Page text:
I understand the arguments you are trying to make, the engineering focus was obviously in form factor...ok fine. So why did they use old processor technology?

    They could have made it just as slim on the current intel core architecture. Why is 4gb not standard, 4 gigs of ram can be had for PEANUTS nowadays.

    You argue the ram was soldered onto the mobo in order to achieve "superior" battery life....

    .....this implies apple went to engineering extremes in order to achieve low power consumption...If apple is willing to go to the extreme of soldering memory in order to save a few miniscule milliamps of power.....why does the notebook have subpar battery performance if this was such a key design focus???

    They could have SIGNIFICANTLY IMPROVED BATTERY LIFE by SIMPLY basing the notebook on the latest intel would have improved performance and battery life FAR FAR more than soldering ram to the mobo !!!

    Now listen up and listen up good, because you guys already know everything ive stated here...but it has become foggy in your brain because of Apples PR and the media, and websites like AT. ..and don't feel bad Apple has gotten into my mind once or twice too...but for gods sakes guys we have to snap out of it.,


    The ram is soldered into the mobo because Apple doesnt want you to buy a cheap aftermarket upgrade for a 2 gb stick of ram when they can hammer you 300% markup for it, and get that all money themselves.


    Apple didnt want to put in the latest processor tech in the MBA because they saw an opportunity to make more money off of a simple form factor change for a platform they already had kicking around.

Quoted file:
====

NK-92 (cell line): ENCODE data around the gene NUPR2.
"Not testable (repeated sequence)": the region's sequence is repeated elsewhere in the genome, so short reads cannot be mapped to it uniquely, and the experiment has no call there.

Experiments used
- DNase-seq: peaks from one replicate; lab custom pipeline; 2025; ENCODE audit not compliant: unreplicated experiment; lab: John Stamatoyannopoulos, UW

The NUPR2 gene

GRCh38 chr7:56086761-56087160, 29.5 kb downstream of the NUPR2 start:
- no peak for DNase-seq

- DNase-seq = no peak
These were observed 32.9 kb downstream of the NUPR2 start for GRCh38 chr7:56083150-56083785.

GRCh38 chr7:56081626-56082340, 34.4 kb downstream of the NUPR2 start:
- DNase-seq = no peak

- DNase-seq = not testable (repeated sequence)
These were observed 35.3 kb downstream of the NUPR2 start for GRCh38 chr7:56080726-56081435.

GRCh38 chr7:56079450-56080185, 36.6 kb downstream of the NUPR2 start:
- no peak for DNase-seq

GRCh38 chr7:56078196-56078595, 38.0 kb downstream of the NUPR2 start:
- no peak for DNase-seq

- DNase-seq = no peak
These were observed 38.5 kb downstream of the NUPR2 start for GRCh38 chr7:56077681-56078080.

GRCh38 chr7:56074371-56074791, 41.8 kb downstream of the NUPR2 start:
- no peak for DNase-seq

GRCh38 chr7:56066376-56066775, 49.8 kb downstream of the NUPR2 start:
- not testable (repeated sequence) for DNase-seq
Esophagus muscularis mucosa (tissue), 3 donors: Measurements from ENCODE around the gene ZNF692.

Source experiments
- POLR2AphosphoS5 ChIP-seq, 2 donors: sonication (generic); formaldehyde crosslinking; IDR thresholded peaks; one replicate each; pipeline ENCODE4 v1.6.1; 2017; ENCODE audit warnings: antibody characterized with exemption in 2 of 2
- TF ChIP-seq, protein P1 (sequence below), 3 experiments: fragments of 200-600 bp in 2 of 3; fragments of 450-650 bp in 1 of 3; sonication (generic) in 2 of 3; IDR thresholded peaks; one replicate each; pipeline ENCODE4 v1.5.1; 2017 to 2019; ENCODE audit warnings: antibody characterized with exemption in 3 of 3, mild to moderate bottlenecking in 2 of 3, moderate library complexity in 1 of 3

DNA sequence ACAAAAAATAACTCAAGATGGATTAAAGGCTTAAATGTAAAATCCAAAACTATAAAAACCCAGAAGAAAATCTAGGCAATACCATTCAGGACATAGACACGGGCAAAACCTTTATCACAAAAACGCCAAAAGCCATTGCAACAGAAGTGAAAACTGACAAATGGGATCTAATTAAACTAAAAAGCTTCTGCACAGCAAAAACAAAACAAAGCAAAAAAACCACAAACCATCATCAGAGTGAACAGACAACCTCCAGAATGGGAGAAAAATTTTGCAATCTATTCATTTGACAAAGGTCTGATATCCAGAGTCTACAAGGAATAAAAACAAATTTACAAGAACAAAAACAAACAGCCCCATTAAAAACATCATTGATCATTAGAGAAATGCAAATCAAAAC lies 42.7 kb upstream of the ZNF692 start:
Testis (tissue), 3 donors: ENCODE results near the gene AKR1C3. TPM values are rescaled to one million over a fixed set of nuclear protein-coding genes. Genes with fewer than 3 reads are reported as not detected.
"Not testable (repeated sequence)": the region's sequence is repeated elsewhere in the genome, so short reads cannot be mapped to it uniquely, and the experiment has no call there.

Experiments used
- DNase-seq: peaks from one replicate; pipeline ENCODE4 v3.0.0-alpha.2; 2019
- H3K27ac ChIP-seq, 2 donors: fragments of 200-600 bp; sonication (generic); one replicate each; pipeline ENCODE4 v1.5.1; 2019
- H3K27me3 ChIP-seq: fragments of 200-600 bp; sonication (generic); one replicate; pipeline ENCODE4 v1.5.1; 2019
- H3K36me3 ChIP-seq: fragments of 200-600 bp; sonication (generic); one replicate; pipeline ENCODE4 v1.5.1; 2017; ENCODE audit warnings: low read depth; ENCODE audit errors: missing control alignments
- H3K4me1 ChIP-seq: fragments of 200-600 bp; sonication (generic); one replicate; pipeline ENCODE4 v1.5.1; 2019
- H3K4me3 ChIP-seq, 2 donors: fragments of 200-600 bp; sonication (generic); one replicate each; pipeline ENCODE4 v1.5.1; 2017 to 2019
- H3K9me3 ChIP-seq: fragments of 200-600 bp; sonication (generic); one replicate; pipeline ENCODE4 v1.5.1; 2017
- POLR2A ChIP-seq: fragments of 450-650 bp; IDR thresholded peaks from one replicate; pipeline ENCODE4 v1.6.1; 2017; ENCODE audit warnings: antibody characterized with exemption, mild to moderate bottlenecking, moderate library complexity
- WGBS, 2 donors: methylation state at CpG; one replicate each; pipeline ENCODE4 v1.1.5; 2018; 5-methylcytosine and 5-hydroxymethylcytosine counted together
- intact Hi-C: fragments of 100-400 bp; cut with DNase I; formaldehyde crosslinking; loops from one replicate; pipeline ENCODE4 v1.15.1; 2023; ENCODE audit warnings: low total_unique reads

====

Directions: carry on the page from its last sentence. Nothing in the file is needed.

They released this hardware deliberately even though they knew about the display issues


    They are probably making disgusting profits on each and every single sale of the MBA, and making you believe it is a good deal.

    Dont feel bad even managed to fool Anandtech.


    Get your balls back.
    Starting TODAY.
    Make this into the site it once was.
  • solipsism - Sunday, November 7, 2010 - link

    You act like Apple is the only one to solder RAM to the MoBo of ultra-light notebooks.

    You also ignore the space an heat issue with Apple going with Core-iX+dGPU over C2D+Nvidia 320M.

    On top of that, you’ve implied that the C2D+320M is somehow inexpensive compared to Core-iX without your statement about the price point.

    THE TRUTH IS you came in here with a bias and ignored all the facts.

    Just like with other ultra-light notebooks we’ll see competitors to these MBA with soldered LV RAM and other considerations that require the engineers to disregard upgradability in favour of svelte size and low weight for a given performance level. You can think this means it should be cheaper than a full-sized notebook for a given performance level... but you’d be wrong yet again.
  • dsumanik - Monday, November 8, 2010 - link


    All i know is this: